Shaila regrets her perfect obedience to upper-class, Indian female decorum. She has, for instance, never called her husband by his first name or told him that she loved him. Kusum comforts her saying: “He knew. My husband knew. They felt it. Modern young girls have to say it because what they feel is fake.” Kusum’s first daughter Pam walks into the room and orders her mother to change out of her bathrobe since reporters are expected. Pam, a manifest example of the “modern young girls” that Kusum disdains, had refused to go to India with her father and younger sister, preferring to spend that summer working at McDonald’s. Mother and daughter exchange harsh words, and Pam accuses Kusum of wishing that Pam had been on the plane, since the younger daughter was a better “Indian.” Kusum does not react verbally.
Judith Templeton, a Canadian social worker, visits Shaila, hoping Shaila can facilitate her work with the relatives of the deceased. Judith is described as young, comely and professional to a fault. She enlists Shaila to give the “right human touch” to the impersonal work of processing papers for relief funds. Judith tells Shaila that she was chosen because of her exemplary calm and describes her as a “pillar” of the devastated Indian Canadian community. Shaila explains that her seemingly cool, unaffected demeanor is hardly admired by her community, who expect their members to mourn publicly and vocally. She is puzzled herself by the “calm [that] will not go away” and considers herself a “freak.”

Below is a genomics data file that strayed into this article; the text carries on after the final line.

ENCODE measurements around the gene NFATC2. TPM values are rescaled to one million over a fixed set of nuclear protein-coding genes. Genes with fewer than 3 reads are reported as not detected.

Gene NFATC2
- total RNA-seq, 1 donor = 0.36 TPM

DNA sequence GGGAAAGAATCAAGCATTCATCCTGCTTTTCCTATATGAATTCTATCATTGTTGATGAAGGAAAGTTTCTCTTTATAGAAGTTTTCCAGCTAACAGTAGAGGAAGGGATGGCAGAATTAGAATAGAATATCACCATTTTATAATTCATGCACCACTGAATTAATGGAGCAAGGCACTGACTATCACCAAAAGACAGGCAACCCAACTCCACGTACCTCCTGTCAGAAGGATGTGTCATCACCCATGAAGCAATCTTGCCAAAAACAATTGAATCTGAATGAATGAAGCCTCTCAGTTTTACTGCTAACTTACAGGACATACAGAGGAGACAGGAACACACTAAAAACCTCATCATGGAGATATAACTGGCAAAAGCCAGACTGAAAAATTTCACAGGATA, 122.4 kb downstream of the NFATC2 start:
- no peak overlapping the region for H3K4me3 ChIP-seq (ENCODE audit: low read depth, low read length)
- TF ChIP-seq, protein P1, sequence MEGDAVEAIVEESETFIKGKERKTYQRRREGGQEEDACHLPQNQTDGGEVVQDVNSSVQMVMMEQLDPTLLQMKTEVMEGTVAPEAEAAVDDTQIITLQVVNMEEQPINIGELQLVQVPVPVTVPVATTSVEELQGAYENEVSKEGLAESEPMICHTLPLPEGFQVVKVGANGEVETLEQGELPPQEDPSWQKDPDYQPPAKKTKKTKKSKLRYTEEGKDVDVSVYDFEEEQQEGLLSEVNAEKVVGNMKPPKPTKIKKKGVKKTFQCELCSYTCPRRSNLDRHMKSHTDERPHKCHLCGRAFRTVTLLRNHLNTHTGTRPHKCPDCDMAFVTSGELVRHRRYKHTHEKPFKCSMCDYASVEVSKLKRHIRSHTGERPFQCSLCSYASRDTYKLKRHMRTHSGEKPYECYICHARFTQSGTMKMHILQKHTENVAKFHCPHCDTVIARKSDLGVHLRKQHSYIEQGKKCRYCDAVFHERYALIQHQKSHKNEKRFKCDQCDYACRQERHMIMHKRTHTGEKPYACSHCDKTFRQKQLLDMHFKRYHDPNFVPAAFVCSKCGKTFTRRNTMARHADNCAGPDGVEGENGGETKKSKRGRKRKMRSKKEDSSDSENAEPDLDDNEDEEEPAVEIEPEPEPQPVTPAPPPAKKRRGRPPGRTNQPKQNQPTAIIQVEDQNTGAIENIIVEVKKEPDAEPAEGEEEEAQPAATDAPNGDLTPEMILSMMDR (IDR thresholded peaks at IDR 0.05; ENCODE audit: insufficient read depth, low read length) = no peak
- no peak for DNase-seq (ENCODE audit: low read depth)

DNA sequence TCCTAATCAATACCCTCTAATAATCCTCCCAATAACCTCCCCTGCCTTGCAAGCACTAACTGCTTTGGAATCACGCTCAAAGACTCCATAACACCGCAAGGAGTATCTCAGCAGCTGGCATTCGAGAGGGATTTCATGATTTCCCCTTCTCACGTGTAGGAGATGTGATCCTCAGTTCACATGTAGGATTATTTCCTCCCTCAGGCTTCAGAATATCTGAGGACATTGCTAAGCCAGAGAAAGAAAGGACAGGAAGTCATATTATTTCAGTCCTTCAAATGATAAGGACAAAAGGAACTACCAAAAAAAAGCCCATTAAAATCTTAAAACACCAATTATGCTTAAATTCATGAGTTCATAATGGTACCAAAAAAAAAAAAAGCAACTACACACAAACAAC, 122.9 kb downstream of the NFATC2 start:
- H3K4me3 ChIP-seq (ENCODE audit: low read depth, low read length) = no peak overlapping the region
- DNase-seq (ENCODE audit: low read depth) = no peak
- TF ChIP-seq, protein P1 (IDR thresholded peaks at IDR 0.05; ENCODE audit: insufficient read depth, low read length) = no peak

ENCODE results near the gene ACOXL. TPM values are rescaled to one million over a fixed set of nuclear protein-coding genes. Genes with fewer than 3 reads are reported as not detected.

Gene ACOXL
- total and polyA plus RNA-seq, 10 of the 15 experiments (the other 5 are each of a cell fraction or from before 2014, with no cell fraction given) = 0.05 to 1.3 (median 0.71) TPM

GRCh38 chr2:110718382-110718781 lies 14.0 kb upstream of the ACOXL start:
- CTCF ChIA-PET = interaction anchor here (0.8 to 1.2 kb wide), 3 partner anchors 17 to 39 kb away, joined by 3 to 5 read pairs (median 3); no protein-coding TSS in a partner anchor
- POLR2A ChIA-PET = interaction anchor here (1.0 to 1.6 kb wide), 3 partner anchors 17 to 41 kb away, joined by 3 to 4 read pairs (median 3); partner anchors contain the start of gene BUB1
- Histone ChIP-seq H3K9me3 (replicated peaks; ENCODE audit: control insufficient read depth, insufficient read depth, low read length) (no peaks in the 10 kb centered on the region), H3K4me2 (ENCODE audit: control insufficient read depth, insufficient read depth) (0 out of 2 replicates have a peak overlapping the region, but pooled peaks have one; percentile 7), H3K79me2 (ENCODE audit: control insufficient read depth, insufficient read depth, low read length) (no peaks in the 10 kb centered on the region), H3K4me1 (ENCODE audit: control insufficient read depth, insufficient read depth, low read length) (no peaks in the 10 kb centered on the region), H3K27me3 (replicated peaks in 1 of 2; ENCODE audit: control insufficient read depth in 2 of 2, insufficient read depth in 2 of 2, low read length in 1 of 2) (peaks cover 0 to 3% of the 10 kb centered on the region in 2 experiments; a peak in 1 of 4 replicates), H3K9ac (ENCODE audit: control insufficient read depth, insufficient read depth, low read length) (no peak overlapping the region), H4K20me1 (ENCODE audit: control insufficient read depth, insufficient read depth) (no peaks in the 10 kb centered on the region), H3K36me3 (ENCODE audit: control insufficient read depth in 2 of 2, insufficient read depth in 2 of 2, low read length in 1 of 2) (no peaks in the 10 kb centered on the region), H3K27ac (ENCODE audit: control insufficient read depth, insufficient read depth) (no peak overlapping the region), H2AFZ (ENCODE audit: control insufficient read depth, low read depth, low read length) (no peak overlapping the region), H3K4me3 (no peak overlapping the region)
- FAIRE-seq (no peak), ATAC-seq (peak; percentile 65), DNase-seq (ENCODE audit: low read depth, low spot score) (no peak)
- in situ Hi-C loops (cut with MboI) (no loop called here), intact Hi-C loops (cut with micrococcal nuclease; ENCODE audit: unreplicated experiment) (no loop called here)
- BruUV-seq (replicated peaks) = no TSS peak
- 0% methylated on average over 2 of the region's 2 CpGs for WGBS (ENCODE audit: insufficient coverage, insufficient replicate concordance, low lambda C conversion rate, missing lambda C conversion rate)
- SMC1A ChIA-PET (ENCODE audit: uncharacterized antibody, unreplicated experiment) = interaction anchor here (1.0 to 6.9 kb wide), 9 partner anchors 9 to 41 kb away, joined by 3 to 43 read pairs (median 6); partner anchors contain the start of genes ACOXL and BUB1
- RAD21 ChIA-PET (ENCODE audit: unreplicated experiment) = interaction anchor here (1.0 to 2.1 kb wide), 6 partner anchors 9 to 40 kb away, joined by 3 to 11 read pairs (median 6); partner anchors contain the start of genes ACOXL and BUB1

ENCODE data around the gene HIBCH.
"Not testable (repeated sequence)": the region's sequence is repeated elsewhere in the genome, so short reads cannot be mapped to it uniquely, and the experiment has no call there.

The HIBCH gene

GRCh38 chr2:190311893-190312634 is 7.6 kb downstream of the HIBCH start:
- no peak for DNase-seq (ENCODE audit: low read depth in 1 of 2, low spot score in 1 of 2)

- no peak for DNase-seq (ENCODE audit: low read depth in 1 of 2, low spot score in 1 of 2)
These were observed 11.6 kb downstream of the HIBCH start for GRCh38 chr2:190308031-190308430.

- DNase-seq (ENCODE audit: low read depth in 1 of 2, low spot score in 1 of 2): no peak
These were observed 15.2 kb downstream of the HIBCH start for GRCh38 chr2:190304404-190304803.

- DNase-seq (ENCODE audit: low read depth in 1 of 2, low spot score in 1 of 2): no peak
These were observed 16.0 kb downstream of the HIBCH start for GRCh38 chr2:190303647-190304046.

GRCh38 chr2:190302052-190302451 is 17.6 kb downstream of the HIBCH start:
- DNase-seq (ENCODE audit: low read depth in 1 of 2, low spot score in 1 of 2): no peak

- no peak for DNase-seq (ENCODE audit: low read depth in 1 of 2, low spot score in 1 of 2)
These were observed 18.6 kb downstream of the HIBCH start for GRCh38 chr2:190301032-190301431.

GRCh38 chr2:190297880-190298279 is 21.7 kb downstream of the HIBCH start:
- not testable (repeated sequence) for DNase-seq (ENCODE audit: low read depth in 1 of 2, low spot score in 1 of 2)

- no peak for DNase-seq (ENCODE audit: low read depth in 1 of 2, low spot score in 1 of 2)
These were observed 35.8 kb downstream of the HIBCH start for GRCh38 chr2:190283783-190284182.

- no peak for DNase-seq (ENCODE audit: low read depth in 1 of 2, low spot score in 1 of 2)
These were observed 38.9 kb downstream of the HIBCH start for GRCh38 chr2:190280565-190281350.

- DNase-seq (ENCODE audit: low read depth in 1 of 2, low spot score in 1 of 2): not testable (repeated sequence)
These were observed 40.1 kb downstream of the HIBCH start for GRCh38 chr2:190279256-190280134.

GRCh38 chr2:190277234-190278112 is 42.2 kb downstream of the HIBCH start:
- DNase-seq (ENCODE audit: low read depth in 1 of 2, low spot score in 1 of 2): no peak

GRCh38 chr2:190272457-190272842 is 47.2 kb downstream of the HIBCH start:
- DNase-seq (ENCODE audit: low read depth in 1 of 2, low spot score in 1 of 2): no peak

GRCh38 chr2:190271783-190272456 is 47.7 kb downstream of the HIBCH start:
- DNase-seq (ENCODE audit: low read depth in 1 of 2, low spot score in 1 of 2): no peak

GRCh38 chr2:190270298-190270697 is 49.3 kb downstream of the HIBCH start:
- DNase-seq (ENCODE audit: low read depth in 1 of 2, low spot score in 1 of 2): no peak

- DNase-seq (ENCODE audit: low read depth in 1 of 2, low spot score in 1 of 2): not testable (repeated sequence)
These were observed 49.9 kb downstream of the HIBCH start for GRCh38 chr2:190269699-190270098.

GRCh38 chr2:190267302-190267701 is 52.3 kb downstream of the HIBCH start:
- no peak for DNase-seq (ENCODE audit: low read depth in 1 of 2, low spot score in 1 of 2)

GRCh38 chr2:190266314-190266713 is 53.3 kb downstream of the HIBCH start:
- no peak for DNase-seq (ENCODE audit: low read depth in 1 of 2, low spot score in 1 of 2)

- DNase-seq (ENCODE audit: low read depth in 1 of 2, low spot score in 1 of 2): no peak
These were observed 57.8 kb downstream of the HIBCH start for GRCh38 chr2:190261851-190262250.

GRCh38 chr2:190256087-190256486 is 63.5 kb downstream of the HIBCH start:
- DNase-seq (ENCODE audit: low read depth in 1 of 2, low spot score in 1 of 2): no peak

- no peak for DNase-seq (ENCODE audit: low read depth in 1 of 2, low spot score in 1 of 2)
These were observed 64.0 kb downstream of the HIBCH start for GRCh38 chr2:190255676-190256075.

The story moves to Dunmanus Bay, Ireland, the site of the crash. Kusum and Shaila are wading in the warm waters and recalling the lives of their loved ones, imagining they will be found alive. Kusum has not eaten for four days and Shaila wishes she had also died here along with her husband and sons. They are joined by Dr. Ranganathan from Montreal, another who has lost his family, and he cheers them with thoughts of unknown islets within swimming distance. Dr. Ranganathan utters a central line of the story: “It’s a parent’s duty to hope.” He scatters pink rose petals on the water, explaining that his wife used to demand pink roses every Friday. He offers Shaila some roses, but Shaila has her own gifts to float— Mithun’s half finished model B-52, Vinod’s pocket calculator, and a poem for Vikram, which belatedly articulates her love for him.
Shaila is struck by the compassionate behavior of the Irish and compares them to the residents of
Toronto, unable to image Torontonians behaving this open-heartedly. Kusum has identified her husband. Looking through picture after picture, Shaila does not find a match for anyone she knows. A nun “assigned to console” Shaila reminds her that faces will have altered, bloated by the water and with facial bones broken from the impact. She is instructed to “try to adjust [her] memories.”